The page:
New Home Sales Up in March, Better Than Forecast
This morning's release of the March New Home Sales from the Census Bureau came in at 694K, up 4.0% month-over-month from a revised 667K in February. The Investing.com forecast was for 625K. Revisions were made going back to December.
Retirement Strategies in Pictures
Advisors providing retirement recommendations will find it helpful to use a graphical approach to show the year-by-year progression of funds available during retirement.
Five Tips for Clients on the New Tax Law
The Tax Cuts and Jobs Act as created a media frenzy and widespread confusion. With that in mind, I will provide a brief overview of the new provisions, followed by some practical ideas on how clients can reduce taxes.
The Good Shepherd Investor
David was the King of Israel and the writer of many of the Psalms. He spent his formative years as a shepherd and framed his life’s work around the key concepts from his profession. Herds were the primary form of wealth back then, while common stocks are a primary form today.
Weighing the Week Ahead: Is Strong Earnings Growth Already Reflected in Stock Prices?
The economic calendar is normal, with an emphasis on housing. Earnings season begins in earnest, with widespread, high expectations.
Baby Boomer Employment Across Time
The 20th century Baby Boom was one of the most powerful demographic events in the history of the United States. We've created a series of charts to show seven age cohorts of the employed population from 1948 to the present. What we see is essentially the "Boomer Bulge" in employment across time. Those born between 1946 and 1964 continue to grow the employment of the two oldest cohorts. It will be interesting to see how long those two trends continue.
Trends in the Teenage Workforce Update
In July of 2015, CNN Money featured an article with the optimistic and intriguing title "More American teens are getting jobs. That's good for everyone." After reading the article, we revised one of our monthly charts on Labor Force Participation to include the age 16-19 cohort -- one we elsewhere combine with the 20-24 year-olds. We've updated this article to include the latest employment data.
Long-Term Trends in Employment by Age Group
The Labor Force Participation Rate (LFPR) is a simple computation: You take the Civilian Labor Force (people age 16 and over employed or seeking employment) and divide it by the Civilian Noninstitutional Population (those 16 and over not in the military and or committed to an institution). The result is the participation rate expressed as a percent.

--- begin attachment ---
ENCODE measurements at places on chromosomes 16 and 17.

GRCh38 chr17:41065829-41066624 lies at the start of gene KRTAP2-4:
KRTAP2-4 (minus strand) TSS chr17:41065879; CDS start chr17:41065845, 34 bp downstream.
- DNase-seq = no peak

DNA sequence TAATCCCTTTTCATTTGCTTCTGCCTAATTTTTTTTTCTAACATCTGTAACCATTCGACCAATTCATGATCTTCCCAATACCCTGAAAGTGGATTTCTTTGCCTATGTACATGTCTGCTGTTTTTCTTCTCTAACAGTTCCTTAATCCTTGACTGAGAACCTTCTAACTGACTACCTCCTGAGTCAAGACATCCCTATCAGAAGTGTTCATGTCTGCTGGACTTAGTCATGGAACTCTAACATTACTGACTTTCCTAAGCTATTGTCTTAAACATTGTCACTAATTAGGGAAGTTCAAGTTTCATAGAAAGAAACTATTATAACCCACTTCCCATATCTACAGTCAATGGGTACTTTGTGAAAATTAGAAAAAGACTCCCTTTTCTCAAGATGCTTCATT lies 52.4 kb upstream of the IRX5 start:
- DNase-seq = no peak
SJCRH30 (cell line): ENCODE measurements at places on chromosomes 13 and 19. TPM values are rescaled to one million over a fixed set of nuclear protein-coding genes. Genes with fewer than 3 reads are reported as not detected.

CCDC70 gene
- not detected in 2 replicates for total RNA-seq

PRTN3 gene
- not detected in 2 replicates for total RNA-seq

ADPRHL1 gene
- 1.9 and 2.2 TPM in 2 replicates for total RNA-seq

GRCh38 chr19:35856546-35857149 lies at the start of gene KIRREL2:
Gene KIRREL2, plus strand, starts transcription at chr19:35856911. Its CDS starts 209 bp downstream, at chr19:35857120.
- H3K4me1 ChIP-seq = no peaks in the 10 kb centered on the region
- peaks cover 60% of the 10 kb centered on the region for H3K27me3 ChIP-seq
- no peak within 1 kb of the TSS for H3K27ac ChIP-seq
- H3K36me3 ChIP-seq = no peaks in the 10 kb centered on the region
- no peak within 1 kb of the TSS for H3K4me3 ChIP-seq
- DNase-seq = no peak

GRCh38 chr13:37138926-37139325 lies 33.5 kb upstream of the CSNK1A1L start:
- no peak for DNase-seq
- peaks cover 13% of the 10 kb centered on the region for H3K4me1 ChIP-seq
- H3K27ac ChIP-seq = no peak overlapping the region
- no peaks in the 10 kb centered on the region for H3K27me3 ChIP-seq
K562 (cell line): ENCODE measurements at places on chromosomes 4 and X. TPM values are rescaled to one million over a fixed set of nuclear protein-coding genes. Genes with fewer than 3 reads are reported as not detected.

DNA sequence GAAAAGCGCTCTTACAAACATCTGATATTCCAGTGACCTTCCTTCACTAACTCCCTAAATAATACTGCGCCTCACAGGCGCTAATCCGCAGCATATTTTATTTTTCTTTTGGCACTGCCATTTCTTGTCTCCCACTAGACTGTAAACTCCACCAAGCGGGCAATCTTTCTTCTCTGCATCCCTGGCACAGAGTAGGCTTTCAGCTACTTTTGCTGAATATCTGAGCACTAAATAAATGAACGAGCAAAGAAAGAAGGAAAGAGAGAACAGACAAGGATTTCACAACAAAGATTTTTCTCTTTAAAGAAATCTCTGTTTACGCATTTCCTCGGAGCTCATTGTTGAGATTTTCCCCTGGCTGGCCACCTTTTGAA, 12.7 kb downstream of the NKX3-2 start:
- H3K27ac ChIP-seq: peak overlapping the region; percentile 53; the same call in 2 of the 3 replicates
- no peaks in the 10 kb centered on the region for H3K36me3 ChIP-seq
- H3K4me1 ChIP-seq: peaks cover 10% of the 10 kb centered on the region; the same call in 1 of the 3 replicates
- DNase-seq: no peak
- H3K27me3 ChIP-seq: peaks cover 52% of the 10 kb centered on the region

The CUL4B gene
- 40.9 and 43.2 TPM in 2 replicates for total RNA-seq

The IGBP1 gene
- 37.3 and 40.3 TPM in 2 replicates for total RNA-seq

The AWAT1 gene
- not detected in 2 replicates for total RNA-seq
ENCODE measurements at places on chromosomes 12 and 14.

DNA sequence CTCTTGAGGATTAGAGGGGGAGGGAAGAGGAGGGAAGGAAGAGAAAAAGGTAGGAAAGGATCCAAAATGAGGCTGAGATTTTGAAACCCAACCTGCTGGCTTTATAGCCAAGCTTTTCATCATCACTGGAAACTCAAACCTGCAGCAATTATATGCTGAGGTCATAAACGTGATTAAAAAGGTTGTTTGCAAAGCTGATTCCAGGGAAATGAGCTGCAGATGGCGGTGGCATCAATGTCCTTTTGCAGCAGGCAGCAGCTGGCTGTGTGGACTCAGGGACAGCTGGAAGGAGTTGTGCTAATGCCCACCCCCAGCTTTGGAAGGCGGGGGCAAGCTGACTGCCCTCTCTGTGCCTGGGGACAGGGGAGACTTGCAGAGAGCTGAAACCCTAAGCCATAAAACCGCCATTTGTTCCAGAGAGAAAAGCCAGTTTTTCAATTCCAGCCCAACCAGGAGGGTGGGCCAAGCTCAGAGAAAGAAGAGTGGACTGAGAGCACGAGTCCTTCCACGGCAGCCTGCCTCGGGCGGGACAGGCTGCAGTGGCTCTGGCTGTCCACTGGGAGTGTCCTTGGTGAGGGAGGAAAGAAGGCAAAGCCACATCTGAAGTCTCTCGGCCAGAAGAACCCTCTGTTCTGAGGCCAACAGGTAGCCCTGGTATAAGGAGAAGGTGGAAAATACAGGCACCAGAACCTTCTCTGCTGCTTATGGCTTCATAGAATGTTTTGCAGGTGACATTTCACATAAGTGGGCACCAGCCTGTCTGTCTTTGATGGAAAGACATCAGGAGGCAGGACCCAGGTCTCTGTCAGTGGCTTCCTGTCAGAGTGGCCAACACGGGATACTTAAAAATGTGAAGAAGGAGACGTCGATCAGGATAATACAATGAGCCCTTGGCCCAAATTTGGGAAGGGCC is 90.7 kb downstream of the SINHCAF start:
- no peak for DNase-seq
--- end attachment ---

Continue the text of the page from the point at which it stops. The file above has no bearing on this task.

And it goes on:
The Ratio of Part-Time Employed: March 2018
Let's take a close look at Friday's employment report numbers on Full and Part-Time Employment. Buried near the bottom of Table A-9 of the government's Employment Situation Summary are the numbers for Full- and Part-Time Workers, with 35-or-more hours as the arbitrary divide between the two categories. The source is the monthly Current Population Survey (CPS) of households. The focus is on total hours worked regardless of whether the hours are from a single or multiple jobs.
Mind The Gap, and Other Non-Confirmations of a Low
As political risk continues to escalate, we are, as always, keenly focused on risk management and the mitigation of potential losses. To those ends, we are monitoring indicators of market breadth for evidence that the worst of the shakeout is behind us.
Visualizing GDP: An Inside Look at the Q4 Third Estimate
The accompanying chart is a way to visualize real GDP change since 2007. It uses a stacked column chart to segment the four major components of GDP with a dashed line overlay to show the sum of the four, which is real GDP itself. Here is the latest overview from the Bureau of Labor Statistics.
Why Flat-Retainer Fees are Doomed to Fail
The great fee debate continues. I’ve heard a new paradigm coming into the market: advisors who charge no commissions or tiered fees, just a flat, annual retainer. It’s a nice idea but in reality they’re trading one bias for another – and I’ll explain why.
Diamond Jewelers, Gold Coins and the Paradox of Indian Banking
Many of India’s state-owned banks are in trouble. This month the government is injecting $13 billion to help these banks offload non-performing loans. By 2020, the total cost of injections is projected to rise to $21 billion, about 1.3% of GDP.
China & Japan Are Reducing US Dollar Holdings - Why?
We’ll touch on several bases today which should make for an interesting E-Letter. We start with the fact that China and Japan are reducing their holdings of US Treasury debt. As the two foreign countries holding the largest amount of our debt by far, should we be concerned? Maybe yes, maybe no.